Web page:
On the left side of the cross, a group of three figures is arranged – those who were described as having stayed by the cross until the end: St. John the Evangelist, Virgin Mary, and Mary Magdalen with a stone jar – a trope from another event passed down through the Gospel; an alabaster jar from the past, like the Agnus from yet another realm, collapse disparate time-frames into a vaster reality where past and present merge – the body is contingent, subject to change and illness, but the reality that encompasses the former, the current, and the other – is a spiritualized. There is no future yet, much less any notion of triumph, because the sacrifice is infinitely effective now, at this very moment. If anyone has ever wondered whether materialist spiritualism is possible, Grünewald paints the answer in the Consummatum Est Crucifixion.

Along with the formidable suffering of Christ, Grünewald shows the spiritual martyrdom of the Virgin Mary – Our Lady of Co-Passion. My understanding of the backward bend of her posture, besides the obvious expressive, is a transferal of the death posture codified in the carved German Pietas of the Middle Ages to a painted image. The usual arrangement is that the figure of Mary is sculpted along a vertical while the body of Christ placed on her lap is either diagonal or a slightly a curved horizontal line. This kind of composition was meant to establish a more intimate encounter between the viewer and the Virgin – through cordial sympathy with her grief. In case of the Isenheim Crucifixion, the Virgin is the one who is shown dead albeit not in flesh but in spirit. She is held by the young disciple John – to whom she was entrusted by Jesus. John is holding up a martyred Mother of God - the posture of her body, closed eyes, and the pure, stark white of her mantle that recalls Jewish burial linens, point to the idea of pain to the point of death. She is inconsolable over the suffering of Christ.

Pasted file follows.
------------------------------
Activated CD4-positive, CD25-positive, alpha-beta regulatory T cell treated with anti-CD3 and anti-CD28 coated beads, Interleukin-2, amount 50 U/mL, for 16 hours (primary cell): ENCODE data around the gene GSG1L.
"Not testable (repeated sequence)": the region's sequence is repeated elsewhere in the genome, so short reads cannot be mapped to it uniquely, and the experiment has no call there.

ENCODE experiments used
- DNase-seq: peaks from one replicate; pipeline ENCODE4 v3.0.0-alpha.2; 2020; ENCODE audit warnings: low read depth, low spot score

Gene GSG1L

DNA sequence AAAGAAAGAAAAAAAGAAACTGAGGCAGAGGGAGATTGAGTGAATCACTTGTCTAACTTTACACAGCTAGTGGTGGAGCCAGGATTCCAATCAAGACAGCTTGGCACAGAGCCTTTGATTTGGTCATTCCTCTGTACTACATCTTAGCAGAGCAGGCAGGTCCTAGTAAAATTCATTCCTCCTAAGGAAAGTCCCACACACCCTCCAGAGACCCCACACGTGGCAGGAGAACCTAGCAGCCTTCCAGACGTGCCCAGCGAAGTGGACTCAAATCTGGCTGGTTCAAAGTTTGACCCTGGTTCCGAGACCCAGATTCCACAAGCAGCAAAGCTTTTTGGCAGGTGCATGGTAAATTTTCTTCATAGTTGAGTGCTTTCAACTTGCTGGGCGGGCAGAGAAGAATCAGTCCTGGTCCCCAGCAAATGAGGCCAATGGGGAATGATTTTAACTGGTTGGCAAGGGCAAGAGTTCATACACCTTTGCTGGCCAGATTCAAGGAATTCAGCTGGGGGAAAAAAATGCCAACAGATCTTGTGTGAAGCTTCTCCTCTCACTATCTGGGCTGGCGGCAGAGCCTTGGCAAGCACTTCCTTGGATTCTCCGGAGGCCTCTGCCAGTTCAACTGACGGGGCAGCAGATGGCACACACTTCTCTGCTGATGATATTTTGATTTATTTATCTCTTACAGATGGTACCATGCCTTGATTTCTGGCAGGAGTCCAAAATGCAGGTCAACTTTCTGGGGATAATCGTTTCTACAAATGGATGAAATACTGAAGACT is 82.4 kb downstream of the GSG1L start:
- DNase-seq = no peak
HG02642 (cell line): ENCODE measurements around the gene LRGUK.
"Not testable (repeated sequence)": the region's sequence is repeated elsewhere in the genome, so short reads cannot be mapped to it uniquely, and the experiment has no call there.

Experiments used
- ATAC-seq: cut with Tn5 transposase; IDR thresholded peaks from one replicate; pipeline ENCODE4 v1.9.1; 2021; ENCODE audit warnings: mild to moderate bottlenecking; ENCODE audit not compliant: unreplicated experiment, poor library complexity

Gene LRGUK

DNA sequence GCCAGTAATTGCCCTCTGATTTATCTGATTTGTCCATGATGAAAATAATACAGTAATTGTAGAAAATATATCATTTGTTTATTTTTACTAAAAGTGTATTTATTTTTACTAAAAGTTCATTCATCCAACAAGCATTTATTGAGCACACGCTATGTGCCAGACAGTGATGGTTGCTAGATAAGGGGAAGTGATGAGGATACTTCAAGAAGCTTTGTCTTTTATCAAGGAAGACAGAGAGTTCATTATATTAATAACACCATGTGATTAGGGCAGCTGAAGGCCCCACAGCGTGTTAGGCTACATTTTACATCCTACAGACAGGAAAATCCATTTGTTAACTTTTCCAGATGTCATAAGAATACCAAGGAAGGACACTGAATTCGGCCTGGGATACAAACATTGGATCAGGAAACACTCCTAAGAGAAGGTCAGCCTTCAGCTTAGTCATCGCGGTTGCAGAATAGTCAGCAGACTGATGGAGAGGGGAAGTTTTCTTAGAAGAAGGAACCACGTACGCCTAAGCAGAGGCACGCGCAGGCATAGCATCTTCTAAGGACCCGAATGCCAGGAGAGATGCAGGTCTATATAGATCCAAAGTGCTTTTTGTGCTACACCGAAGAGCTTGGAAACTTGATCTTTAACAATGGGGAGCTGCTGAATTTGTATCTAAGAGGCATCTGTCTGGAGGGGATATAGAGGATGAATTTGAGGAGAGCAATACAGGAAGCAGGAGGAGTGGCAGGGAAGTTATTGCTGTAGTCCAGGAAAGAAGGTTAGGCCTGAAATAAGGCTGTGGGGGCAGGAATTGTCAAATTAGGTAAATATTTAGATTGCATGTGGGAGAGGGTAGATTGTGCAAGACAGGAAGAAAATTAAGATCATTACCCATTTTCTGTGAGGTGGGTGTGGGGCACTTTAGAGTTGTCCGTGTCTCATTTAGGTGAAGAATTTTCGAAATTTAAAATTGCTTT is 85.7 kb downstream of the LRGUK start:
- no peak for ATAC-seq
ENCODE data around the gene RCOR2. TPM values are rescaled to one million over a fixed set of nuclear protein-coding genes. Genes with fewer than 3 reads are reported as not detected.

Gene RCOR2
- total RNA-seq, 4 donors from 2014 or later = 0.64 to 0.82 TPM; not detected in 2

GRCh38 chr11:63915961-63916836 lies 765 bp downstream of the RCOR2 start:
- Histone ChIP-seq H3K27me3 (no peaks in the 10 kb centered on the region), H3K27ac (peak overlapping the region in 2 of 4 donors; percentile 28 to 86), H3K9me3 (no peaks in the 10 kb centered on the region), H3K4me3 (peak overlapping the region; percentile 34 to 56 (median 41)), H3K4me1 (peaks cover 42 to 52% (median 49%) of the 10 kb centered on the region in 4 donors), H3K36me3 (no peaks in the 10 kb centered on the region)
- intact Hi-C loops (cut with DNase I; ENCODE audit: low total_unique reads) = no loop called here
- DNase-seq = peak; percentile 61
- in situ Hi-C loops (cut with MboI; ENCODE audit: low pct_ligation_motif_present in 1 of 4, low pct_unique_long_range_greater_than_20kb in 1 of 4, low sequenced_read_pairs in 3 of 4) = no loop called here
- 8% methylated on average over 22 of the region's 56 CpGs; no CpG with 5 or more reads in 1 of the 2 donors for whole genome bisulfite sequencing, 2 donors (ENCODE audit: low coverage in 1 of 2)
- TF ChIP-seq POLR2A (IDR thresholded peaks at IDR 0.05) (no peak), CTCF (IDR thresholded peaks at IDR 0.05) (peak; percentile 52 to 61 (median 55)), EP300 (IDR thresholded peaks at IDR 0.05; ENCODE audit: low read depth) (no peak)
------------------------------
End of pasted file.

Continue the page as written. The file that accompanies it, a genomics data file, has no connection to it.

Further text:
Prayer and much meditation is necessary to come to any terms with Grünewald’s portrayal of the Crucifixion. Perhaps it is one of the German master’s great accomplishments – to paint an image that validates the reality of suffering and to render it terrifying and efficacious, and so even imbued with promise and a hope. Faced with the Isenheim Crucifixion, one must realize that it would have been impossible to render a scene this eloquently, unless it was with profound devotion and respect that the image was planned and painted. In this work, Grünewald persuades that art and, by analogy, God move not only in the realm of the beautiful but also in the realm of the inexplicable and the truly crushing.

The Isenheim Altarpiece survived the torrents of history until 1794 when it was taken apart and removed from the church, and consequently from its intended liturgical use. Its three separated layers are currently on display in the Unterlindedn Museum in Colmar, Alsace (France).